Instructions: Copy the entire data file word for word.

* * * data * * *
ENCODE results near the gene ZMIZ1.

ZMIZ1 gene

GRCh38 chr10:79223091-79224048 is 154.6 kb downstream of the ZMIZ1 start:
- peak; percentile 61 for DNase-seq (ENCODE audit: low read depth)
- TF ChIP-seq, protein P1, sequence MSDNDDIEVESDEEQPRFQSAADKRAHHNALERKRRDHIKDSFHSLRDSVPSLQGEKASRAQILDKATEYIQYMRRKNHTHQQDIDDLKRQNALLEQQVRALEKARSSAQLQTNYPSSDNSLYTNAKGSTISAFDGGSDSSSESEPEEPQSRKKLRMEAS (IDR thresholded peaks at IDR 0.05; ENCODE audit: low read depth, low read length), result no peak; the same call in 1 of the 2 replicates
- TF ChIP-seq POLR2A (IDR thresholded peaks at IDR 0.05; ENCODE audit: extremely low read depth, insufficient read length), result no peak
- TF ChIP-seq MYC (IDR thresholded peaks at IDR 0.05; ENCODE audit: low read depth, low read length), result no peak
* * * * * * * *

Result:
ENCODE results near the gene ZMIZ1.

ZMIZ1 gene

GRCh38 chr10:79223091-79224048 is 154.6 kb downstream of the ZMIZ1 start:
- peak; percentile 61 for DNase-seq (ENCODE audit: low read depth)
- TF ChIP-seq, protein P1, sequence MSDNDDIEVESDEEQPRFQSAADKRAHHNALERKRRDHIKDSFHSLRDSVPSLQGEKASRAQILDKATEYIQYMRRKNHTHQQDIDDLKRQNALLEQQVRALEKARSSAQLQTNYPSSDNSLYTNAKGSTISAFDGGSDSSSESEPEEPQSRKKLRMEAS (IDR thresholded peaks at IDR 0.05; ENCODE audit: low read depth, low read length), result no peak; the same call in 1 of the 2 replicates
- TF ChIP-seq POLR2A (IDR thresholded peaks at IDR 0.05; ENCODE audit: extremely low read depth, insufficient read length), result no peak
- TF ChIP-seq MYC (IDR thresholded peaks at IDR 0.05; ENCODE audit: low read depth, low read length), result no peak